With no satisfactory answers from Ford or Ford dealerships, this engineer explains what’s happening during a death wobble.
A recent video posted on Reddit showing a fairly new Ford F-350 experiencing what’s commonly known as a death wobble sparked a lively discussion with hundreds of comments. One comment in particular, from an engineer, received lots of upvotes for getting to the core of the matter, resonate frequencies to be more specific.
Redditor Doug910 succinctly explains how the death wobble plagues many vehicles, new and old, with solid front axles, and offers a plausible explanation that explains why Ford and Ford dealerships are finding it hard to diagnose and fix.
First, here’s the video that sparked interest on /r/cars and then here’s Doug’s explanation embedded below.
“Engineer here, and pretty knowledgeable about the the “death wobble” and thought I would share some knowledge.
Contrary to popular belief, the death wobble is not anything like a “tank slapper” you would get on a motorcycle. Yes, it’s scary, but it’s not a dynamically unstable event that will make you start swerving around the highway. During the wobble, the vehicle violently shakes, but tracks straight. Gradually slowing down (with the brakes), will guarantee the wobble to go away.
Death wobble is simply an inherent issue with solid axle front suspension. A right sized bump at the right speed will send an input into the axle that is around the resonating frequency of the whole SFA system. Once the axle starts to resonate, there’s nothing you can do stop it, unless you reduce the frequency to take it out of resonance (i.e. slowing down).
The amplitude at which the death wobble vibrates at is directly related to the amount of play in the SFA system. That is why you see it more often in older Jeeps and trucks: more worn parts = more play in the system. It is much less common in new trucks since all the bushings and joints are still tight, but it can still happen depending on whether you got a bad part, or just bad luck with hitting the right kind of bump to induce resonance.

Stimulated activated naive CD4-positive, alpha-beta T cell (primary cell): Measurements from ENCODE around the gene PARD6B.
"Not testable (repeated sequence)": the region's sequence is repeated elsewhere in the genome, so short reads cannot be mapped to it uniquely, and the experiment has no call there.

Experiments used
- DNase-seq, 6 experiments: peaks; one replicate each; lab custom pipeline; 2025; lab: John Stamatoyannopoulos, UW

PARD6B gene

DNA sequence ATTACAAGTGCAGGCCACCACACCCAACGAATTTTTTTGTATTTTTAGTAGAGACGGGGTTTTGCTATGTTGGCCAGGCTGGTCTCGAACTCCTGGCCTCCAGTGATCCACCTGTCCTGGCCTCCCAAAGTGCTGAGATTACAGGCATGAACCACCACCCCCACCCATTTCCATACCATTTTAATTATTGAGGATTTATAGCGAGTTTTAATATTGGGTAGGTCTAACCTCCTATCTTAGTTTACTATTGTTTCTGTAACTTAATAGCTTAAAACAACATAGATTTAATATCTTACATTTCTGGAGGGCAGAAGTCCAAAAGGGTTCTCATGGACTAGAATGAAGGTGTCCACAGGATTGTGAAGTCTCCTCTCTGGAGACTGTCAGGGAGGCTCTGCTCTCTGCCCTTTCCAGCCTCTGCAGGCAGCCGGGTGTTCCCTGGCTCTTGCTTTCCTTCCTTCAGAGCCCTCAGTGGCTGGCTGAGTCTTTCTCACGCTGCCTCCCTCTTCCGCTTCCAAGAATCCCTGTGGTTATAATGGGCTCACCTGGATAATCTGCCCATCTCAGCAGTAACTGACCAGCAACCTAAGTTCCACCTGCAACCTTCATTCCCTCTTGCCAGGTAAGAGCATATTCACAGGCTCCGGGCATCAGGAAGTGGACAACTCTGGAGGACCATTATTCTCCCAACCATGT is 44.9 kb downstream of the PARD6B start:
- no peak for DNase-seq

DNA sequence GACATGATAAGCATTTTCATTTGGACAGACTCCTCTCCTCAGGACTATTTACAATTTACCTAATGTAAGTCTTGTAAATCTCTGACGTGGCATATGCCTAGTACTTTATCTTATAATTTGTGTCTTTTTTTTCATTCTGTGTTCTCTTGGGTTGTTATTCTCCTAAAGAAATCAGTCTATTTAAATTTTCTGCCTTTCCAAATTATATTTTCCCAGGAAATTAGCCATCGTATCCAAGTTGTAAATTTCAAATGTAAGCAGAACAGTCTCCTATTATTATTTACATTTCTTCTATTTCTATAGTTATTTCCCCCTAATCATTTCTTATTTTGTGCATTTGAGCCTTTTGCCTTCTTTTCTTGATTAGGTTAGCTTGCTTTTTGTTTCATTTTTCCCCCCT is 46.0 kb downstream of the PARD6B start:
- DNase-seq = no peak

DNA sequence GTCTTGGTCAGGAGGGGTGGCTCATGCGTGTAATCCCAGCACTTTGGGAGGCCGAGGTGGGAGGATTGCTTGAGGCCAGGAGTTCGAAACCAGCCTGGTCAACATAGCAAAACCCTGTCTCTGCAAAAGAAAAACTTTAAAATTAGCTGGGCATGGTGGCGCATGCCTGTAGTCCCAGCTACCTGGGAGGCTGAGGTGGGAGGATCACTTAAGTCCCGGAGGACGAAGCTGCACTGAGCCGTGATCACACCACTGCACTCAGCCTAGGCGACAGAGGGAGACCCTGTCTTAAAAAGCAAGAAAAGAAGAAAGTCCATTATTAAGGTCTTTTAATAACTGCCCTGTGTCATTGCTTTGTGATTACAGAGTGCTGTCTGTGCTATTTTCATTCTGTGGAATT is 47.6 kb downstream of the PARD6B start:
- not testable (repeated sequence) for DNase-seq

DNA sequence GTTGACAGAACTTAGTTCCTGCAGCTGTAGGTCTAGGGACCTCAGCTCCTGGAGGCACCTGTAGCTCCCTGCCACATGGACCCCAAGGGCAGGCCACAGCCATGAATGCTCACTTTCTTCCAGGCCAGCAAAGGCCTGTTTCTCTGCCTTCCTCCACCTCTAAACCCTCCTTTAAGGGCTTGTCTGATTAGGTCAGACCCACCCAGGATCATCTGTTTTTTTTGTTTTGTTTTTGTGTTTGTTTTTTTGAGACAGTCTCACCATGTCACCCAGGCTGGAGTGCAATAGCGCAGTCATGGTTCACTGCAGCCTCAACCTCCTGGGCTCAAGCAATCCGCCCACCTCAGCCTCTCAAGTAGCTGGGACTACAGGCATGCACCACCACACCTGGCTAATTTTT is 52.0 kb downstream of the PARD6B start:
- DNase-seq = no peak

The steering damper will not prevent death wobble. It can only help decay the wobble once it is induced. Of course, all dampers still have their limits, so throwing dampers at the SFA will not fix the issue. In order to fix death wobble (or at least minimize the issue as much as possible), you need to figure out where the play is in the system AND THEN upgrade your steering damper.
I’m not sure what the dealer “fixes” are for all the manufacturers with SFAs, but I hope this info can help you should you, or know someone, have this issue so that you can take the proper steps to get it fixed! “
In the video we can see a Ford F-350 driving along on a road as good as any other American highway, straight, without too many bumps, and smooth enough. Then, out of nowhere, this Ford F-350 steering wheel starts to violently shake, sending vibrations and shock waves through the passenger compartment. According to the driver, once the shaking starts, there’s little he can do but to slow down safely and quickly.
Hop onto the NHTSA’s website and there are hundreds of complaints from Ford F-250 and F-350 owners from model years 2005-2019 with similar, if not the same experiences.
“I have a 2017 ford f250 that has what appears to be a common problem with superduty trucks. At highway speed if you hit a bump the front end/suspension will begin to shake violently. The only way to correct this is to slow way down and eventually it will stop shaking. Ford added a steering damper and i had to purchase tires to supposedly correct this problem. Ford dealer also stated i needed an additional alignment to further correct. This is a serious safety issue that Ford needs to correct immediately. If the truck needs an alignment to different specifications, ford should issue a recall and do the alignment.“
“Wright is with the McCune Wright Arevalo LLP law firm representing the plaintiffs in the Class Action, which claims that Ford knew about the alleged defect and despite the more than 1,200 complaints to NHTSA, has not issued a recall.”
It seems like the death wobble can be remedied, as evidenced by the handful of F-series owners in that Reddit thread who’ve had some luck with tire balances, alignment, damper installations, and self-inspections. But, for the vast majority of F-250 and F-350 owners, they’ve run out of fixes with the problem still present.
Hopefully, this lawsuit will accelerate and motivate Ford’s brightest and best to fix this issue at the factory and provide recall recourse for current Super Duty owners.
What good is a $40,000+ truck if you can’t reliably drive it or do any actual work with it?